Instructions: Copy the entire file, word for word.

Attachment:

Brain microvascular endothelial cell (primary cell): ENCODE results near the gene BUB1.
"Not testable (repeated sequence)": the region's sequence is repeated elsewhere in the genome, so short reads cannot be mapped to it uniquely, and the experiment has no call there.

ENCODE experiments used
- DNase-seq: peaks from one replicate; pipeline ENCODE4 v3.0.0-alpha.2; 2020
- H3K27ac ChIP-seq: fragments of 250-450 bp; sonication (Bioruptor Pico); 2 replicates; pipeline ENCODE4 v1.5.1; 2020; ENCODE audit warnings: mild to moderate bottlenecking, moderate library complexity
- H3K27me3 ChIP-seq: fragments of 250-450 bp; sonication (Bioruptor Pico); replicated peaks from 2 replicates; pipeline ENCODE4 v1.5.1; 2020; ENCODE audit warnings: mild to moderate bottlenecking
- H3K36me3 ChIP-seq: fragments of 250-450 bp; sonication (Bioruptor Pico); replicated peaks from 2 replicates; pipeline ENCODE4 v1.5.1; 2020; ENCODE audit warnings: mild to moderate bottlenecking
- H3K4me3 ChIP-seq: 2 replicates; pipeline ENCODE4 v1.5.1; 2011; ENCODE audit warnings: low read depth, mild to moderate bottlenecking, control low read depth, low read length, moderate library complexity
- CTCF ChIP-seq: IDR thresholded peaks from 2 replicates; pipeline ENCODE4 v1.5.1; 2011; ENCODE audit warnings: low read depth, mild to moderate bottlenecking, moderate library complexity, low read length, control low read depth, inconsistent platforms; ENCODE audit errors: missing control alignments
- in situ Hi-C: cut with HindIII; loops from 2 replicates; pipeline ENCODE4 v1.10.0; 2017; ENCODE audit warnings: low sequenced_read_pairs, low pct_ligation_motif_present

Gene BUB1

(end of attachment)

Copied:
Brain microvascular endothelial cell (primary cell): ENCODE results near the gene BUB1.
"Not testable (repeated sequence)": the region's sequence is repeated elsewhere in the genome, so short reads cannot be mapped to it uniquely, and the experiment has no call there.

ENCODE experiments used
- DNase-seq: peaks from one replicate; pipeline ENCODE4 v3.0.0-alpha.2; 2020
- H3K27ac ChIP-seq: fragments of 250-450 bp; sonication (Bioruptor Pico); 2 replicates; pipeline ENCODE4 v1.5.1; 2020; ENCODE audit warnings: mild to moderate bottlenecking, moderate library complexity
- H3K27me3 ChIP-seq: fragments of 250-450 bp; sonication (Bioruptor Pico); replicated peaks from 2 replicates; pipeline ENCODE4 v1.5.1; 2020; ENCODE audit warnings: mild to moderate bottlenecking
- H3K36me3 ChIP-seq: fragments of 250-450 bp; sonication (Bioruptor Pico); replicated peaks from 2 replicates; pipeline ENCODE4 v1.5.1; 2020; ENCODE audit warnings: mild to moderate bottlenecking
- H3K4me3 ChIP-seq: 2 replicates; pipeline ENCODE4 v1.5.1; 2011; ENCODE audit warnings: low read depth, mild to moderate bottlenecking, control low read depth, low read length, moderate library complexity
- CTCF ChIP-seq: IDR thresholded peaks from 2 replicates; pipeline ENCODE4 v1.5.1; 2011; ENCODE audit warnings: low read depth, mild to moderate bottlenecking, moderate library complexity, low read length, control low read depth, inconsistent platforms; ENCODE audit errors: missing control alignments
- in situ Hi-C: cut with HindIII; loops from 2 replicates; pipeline ENCODE4 v1.10.0; 2017; ENCODE audit warnings: low sequenced_read_pairs, low pct_ligation_motif_present

Gene BUB1